One of the many fountains of Aix


Cour Mirabeau, or as my coolest sister would have phrased it in her early teenage years «On s’est fait un Cour»

We were hungry but found out that there was no way to grab a bite in mid-afternoon, most restaurants having shut or unwilling to serve until dinner. As a revenge, we bought a few boxes of Calissons, a local delicacy. We then headed back towards Saint-Maximin the long way, a small road right at the foot of Sainte-Victoire’s superb southern face. The light can be magical in Provence and Cézanne has painted the mountain over and over again, but the weather remained wet that afternoon and the light was flat. We’d have to come back.

Sainte-Victoire on a grey day

On our second day in Provence, I made a mistake. I wanted to show Marie the Camargue, low lying region near the Rhone’s estuary which is famous for its pink flamingos, wild horses and bulls. I decided to aim for les Saintes-Maries-de-la-Mer and walk around there. Given the name, I might have been biased. However the ocean turned out to be murky and looking very much like the North Atlantic would around New York. Trails were flooded or muddy from excessive rain and while we did spot flamingos, the swampy area was infested with swarms of mosquitoes so thick they drew a dark undulating patch in the air. We had lunch in a tourist joint along the water and were awarded the slowest service we had ever experienced.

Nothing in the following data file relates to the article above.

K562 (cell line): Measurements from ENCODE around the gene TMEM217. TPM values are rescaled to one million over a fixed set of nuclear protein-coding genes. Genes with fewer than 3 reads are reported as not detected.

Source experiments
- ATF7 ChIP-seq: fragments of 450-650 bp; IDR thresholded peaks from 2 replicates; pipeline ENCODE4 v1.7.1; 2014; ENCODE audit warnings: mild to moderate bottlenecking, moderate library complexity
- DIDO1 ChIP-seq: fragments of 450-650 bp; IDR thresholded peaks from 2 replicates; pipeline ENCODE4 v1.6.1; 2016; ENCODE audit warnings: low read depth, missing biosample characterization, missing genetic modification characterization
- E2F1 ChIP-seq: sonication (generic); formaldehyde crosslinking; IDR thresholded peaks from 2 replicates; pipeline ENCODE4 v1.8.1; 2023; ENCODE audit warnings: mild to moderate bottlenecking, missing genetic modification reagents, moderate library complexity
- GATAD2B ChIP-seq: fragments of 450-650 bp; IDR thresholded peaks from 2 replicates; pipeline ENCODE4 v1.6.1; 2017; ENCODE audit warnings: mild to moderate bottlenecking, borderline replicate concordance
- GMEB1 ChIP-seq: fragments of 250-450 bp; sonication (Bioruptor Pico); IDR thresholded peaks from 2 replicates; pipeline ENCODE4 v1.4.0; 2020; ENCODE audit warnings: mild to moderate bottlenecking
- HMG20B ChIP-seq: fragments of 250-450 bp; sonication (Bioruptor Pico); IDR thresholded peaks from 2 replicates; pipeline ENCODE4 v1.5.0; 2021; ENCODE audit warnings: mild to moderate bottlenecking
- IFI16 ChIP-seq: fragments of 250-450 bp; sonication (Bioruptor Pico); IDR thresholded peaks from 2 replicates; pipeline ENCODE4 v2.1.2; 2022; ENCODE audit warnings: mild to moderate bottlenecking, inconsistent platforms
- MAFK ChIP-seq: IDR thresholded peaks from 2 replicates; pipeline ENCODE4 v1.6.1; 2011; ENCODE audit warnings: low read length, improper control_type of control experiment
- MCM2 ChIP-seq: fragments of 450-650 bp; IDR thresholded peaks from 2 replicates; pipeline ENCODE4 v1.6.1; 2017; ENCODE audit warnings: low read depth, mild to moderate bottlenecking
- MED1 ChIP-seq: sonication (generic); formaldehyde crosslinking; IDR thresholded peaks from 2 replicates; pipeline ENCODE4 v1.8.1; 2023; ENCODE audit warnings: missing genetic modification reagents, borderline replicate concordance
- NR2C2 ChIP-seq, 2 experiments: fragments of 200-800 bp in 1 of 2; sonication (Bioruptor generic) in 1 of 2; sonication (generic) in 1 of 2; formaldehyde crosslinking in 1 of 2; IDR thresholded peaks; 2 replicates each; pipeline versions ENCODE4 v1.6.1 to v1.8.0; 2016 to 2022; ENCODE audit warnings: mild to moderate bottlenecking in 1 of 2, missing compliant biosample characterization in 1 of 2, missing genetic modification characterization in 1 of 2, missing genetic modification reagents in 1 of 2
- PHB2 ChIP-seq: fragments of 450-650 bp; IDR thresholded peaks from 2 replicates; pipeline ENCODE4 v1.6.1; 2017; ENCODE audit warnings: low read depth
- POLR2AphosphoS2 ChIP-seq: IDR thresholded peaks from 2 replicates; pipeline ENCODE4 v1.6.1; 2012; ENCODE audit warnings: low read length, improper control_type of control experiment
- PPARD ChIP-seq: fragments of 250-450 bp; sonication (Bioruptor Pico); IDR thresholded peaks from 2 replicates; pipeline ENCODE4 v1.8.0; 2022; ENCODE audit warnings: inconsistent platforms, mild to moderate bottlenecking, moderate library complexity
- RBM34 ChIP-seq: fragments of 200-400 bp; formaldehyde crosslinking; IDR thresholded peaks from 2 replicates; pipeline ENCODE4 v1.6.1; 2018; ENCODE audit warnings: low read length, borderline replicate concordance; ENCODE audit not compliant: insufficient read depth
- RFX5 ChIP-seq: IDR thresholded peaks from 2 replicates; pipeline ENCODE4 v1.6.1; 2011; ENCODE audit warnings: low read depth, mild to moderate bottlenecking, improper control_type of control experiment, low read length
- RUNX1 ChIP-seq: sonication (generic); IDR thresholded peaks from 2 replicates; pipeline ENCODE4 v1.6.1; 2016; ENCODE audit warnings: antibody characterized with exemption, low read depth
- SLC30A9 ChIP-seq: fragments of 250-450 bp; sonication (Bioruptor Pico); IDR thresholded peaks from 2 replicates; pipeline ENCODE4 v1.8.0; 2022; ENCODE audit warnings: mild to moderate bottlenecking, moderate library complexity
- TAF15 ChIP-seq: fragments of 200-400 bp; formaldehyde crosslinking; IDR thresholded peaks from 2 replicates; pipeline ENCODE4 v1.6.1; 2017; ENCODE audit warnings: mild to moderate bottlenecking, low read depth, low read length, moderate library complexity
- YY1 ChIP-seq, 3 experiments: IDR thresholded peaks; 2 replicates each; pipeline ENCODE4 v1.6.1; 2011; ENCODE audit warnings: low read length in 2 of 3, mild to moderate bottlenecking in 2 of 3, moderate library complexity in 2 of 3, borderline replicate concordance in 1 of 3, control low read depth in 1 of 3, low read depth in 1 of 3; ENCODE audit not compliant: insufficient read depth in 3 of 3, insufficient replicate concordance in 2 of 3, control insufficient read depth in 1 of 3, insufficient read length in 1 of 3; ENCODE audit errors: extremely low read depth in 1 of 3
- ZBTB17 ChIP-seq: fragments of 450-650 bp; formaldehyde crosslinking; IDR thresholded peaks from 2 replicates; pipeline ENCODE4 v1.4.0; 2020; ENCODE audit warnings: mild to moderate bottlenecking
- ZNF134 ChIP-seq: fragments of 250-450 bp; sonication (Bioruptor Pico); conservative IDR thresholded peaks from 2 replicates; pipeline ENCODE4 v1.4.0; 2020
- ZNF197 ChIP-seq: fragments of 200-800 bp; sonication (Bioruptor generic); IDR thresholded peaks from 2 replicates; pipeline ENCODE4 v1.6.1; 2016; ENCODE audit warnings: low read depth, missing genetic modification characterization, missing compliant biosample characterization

The pink flamingos of Camargue, ignoring my camera

In hindsight, I should have chosen Aigues-Mortes and its pink salt marshes. More history and architecture there, and maybe fewer skeeters. As I cleaned my muddy boots to get back in the Ox, I might have whispered an expletive or two. Private irreverence.

But already, we had set our sights on one of Provence’s jewels, les Calanques. That would be the following day’s expedition and I hoped to redeem my tourist guide credibility.

«Retour aux Sources» Series

Want to read the entire series of stories? Start here

Already reading sequentially?
Previous story:
Next story: